Anyone who takes medicine to get their blood sugar or blood pressure down – or both – knows their doctor prescribed it to help them. But what if stopping, or at least cutting back on, such drugs could help even more? Two new studies explore how often doctors use this option.
When an older person gets hospitalized for pneumonia, where’s the best place to care for them? New research findings about deaths and health care costs in such patients fly in the face of conventional wisdom – and could change where doctors decide to treat them. Seniors with this common lung infection, the researchers show, had a better chance of surviving if they went to an intensive care unit rather than a general hospital bed.
A health insurance model designed to improve care and cut costs — a concept that grew out of a decade of work at the University of Michigan — will be tested in seven states, according to an announcement today from the Centers for Medicare & Medicaid Services (CMS).
The Centers for Medicare & Medicaid Services has issued results showing that the Medicare Accountable Care Organizations (ACO) that includes all UMHS physicians continues to generate financial savings while improving the quality of care for Medicare beneficiaries by fostering greater collaboration between doctors, hospitals, and health care providers.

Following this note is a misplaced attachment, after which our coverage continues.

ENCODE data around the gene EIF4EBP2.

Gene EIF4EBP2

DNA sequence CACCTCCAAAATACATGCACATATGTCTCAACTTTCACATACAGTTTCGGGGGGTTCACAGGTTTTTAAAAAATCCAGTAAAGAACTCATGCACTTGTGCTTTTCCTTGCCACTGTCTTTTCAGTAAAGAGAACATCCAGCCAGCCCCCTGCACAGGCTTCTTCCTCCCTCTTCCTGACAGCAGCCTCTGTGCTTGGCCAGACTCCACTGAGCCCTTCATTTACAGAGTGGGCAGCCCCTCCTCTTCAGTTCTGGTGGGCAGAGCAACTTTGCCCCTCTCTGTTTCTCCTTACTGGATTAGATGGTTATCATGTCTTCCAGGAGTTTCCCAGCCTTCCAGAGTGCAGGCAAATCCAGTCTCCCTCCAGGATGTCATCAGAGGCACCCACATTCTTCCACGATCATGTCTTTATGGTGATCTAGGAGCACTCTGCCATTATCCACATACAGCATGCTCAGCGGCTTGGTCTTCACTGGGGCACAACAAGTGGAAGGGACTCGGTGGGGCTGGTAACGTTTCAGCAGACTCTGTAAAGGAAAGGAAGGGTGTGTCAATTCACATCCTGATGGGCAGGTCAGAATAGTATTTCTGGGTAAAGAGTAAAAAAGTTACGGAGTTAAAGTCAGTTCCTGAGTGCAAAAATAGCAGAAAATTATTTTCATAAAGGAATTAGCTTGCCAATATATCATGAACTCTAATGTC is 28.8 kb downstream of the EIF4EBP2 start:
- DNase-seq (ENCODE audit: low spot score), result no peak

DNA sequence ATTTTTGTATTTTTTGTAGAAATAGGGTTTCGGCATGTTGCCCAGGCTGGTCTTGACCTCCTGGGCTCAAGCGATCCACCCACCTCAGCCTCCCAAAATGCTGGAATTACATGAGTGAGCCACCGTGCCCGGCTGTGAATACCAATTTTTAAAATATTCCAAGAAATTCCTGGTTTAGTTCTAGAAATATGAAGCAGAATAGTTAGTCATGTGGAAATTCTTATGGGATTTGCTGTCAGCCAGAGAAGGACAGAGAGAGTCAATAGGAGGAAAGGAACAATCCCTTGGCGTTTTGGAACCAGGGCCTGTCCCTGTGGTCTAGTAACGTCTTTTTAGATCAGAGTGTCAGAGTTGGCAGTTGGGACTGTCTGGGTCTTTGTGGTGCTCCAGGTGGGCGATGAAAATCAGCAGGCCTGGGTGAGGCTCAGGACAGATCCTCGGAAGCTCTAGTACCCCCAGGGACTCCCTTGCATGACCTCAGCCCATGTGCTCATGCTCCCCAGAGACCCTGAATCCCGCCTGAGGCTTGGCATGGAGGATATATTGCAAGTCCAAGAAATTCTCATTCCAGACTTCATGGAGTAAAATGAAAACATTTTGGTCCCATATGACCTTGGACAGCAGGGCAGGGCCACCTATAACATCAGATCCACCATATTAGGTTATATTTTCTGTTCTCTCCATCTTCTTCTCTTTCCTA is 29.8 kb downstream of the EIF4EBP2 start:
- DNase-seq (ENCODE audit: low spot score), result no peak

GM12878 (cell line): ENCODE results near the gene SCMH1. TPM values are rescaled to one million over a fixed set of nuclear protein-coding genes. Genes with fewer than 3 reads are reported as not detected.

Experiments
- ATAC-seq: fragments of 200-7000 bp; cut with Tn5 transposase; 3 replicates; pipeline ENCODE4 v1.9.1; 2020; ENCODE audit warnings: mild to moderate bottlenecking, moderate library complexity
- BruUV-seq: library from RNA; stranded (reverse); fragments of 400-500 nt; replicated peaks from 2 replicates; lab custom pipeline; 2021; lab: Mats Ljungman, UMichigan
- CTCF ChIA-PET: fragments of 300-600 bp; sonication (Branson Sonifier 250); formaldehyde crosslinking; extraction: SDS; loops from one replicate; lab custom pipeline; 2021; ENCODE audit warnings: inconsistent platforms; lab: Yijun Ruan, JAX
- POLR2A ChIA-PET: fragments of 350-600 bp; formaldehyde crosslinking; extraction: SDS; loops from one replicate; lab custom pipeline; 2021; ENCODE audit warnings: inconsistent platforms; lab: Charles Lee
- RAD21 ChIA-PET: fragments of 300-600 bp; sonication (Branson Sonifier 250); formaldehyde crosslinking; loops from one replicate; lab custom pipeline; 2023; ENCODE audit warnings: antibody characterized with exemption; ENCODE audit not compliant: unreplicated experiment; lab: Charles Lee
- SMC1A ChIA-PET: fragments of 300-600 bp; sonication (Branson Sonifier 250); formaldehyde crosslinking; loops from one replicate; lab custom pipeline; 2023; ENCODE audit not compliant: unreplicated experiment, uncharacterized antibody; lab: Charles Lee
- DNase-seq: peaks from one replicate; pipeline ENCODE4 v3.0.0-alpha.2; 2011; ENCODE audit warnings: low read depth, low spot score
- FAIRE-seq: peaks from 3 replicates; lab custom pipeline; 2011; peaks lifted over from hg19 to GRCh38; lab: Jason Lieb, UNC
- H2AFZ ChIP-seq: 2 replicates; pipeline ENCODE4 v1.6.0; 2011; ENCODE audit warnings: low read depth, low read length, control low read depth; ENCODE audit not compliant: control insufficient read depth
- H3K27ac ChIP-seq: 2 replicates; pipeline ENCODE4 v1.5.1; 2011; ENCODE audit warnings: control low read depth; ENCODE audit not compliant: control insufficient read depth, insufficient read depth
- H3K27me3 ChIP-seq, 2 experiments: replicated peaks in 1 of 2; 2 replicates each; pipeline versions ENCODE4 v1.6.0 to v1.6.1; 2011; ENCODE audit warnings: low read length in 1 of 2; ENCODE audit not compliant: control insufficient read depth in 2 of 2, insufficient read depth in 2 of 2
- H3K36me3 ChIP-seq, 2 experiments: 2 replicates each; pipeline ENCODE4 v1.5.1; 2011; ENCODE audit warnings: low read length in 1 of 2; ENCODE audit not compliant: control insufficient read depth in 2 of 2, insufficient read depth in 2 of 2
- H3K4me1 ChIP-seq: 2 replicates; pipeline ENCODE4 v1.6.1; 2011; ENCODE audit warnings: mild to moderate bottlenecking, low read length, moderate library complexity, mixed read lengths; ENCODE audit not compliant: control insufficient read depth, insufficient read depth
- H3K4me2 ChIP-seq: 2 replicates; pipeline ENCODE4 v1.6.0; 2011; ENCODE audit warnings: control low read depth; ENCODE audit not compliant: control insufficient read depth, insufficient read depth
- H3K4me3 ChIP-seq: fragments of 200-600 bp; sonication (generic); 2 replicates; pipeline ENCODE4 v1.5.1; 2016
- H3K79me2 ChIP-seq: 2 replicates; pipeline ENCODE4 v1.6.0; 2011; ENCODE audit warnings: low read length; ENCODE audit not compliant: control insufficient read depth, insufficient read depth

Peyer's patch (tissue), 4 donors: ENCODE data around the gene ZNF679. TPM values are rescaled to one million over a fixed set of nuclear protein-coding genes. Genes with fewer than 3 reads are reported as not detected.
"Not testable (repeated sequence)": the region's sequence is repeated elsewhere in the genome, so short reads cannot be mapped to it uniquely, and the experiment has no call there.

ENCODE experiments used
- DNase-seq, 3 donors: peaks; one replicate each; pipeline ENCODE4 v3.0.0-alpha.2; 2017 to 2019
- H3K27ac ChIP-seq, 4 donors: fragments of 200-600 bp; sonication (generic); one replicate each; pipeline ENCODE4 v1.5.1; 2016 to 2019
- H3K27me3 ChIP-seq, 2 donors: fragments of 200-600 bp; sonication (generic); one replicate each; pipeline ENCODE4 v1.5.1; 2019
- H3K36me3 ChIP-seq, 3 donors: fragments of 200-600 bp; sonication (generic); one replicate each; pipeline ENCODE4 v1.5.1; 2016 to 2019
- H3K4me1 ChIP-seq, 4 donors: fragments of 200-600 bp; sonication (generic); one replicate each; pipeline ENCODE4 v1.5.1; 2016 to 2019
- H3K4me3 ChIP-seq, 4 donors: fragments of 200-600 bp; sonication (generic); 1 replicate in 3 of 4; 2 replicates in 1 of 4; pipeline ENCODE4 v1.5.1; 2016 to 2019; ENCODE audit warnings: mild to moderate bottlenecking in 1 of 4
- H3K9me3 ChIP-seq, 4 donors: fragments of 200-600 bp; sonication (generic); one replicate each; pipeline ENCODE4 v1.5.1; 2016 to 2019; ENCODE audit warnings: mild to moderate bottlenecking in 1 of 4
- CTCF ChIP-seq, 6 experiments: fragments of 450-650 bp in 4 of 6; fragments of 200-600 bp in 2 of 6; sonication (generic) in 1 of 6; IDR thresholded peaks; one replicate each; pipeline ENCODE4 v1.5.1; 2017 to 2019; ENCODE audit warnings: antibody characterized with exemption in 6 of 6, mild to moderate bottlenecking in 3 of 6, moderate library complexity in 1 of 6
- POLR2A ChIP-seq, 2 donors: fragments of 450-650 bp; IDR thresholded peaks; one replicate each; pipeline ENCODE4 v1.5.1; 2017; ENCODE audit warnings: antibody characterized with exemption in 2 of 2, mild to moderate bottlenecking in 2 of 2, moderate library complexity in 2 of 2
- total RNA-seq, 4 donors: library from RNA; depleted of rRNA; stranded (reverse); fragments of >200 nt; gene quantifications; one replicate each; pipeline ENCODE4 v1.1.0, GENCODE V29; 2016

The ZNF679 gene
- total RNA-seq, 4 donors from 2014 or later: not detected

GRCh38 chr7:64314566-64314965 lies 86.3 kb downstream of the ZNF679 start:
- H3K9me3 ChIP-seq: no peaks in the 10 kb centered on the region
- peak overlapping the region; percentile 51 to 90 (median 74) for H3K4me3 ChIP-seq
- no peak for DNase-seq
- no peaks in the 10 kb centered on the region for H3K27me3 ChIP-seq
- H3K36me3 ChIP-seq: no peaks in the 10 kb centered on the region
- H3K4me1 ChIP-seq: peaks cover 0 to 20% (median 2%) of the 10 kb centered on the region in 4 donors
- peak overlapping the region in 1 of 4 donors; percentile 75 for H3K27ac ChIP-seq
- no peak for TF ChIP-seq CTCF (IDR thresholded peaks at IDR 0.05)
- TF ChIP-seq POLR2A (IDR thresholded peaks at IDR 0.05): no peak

Getting access to health insurance, and getting access to a doctor, are two very different things. But a new U-M study suggests that the two have gone hand-in-hand in the state of Michigan, despite a rapid influx of hundreds of thousands of newly insured people under the state’s expansion of Medicaid.
Few people today would dare call President Richard Nixon a radical liberal. But 44 years ago, he proposed a health plan that went far beyond what today’s Affordable Care Act includes. After the first plan failed, he did it again three years later. A new U-M analysis compares his plans with the current Affordable Care Act.
New legislation just passed by the U.S. House would establish a Medicare demonstration project of a principle called Value-Based Insurance Design (V-BID), a concept born from University of Michigan research that aligns patients’ out-of-pocket costs, such as copayments, with the value -- not the cost -- of health care services.
What’s the only thing worse than having a urinary catheter when you’re in the hospital? Having one and getting a urinary tract infection (UTI) – or worse – as a result. Now, a new detailed guide gives doctors and nurses information to help decide which hospital patients may benefit from a urinary catheter – and which ones don’t.